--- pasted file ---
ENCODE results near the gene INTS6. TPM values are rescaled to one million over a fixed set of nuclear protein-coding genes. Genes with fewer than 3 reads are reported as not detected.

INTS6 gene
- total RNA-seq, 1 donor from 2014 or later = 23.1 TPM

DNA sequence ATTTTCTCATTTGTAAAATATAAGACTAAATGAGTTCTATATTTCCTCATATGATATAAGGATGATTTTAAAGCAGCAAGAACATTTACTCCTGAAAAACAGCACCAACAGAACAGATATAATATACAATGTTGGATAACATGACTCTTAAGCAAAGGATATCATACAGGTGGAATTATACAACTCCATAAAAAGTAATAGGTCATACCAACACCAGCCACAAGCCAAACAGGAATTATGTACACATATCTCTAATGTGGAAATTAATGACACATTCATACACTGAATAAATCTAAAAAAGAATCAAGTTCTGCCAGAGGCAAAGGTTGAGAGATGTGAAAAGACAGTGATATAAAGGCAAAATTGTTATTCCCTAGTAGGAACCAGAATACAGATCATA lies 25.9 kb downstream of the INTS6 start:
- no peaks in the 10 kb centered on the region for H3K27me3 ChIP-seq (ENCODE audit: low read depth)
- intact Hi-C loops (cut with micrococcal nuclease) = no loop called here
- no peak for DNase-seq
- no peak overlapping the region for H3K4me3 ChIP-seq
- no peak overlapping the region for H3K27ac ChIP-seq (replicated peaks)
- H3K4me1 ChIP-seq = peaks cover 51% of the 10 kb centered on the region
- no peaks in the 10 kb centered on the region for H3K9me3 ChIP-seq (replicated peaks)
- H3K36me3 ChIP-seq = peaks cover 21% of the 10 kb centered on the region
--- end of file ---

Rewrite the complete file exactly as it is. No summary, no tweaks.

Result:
ENCODE results near the gene INTS6. TPM values are rescaled to one million over a fixed set of nuclear protein-coding genes. Genes with fewer than 3 reads are reported as not detected.

INTS6 gene
- total RNA-seq, 1 donor from 2014 or later = 23.1 TPM

DNA sequence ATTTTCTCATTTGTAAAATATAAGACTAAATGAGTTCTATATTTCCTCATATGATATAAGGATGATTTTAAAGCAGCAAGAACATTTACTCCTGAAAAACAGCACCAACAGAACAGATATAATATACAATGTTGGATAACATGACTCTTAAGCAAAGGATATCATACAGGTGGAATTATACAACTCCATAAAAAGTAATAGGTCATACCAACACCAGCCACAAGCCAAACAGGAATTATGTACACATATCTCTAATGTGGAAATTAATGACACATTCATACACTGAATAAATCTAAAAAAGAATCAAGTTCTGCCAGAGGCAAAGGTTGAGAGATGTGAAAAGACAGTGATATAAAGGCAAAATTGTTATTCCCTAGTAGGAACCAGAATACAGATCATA lies 25.9 kb downstream of the INTS6 start:
- no peaks in the 10 kb centered on the region for H3K27me3 ChIP-seq (ENCODE audit: low read depth)
- intact Hi-C loops (cut with micrococcal nuclease) = no loop called here
- no peak for DNase-seq
- no peak overlapping the region for H3K4me3 ChIP-seq
- no peak overlapping the region for H3K27ac ChIP-seq (replicated peaks)
- H3K4me1 ChIP-seq = peaks cover 51% of the 10 kb centered on the region
- no peaks in the 10 kb centered on the region for H3K9me3 ChIP-seq (replicated peaks)
- H3K36me3 ChIP-seq = peaks cover 21% of the 10 kb centered on the region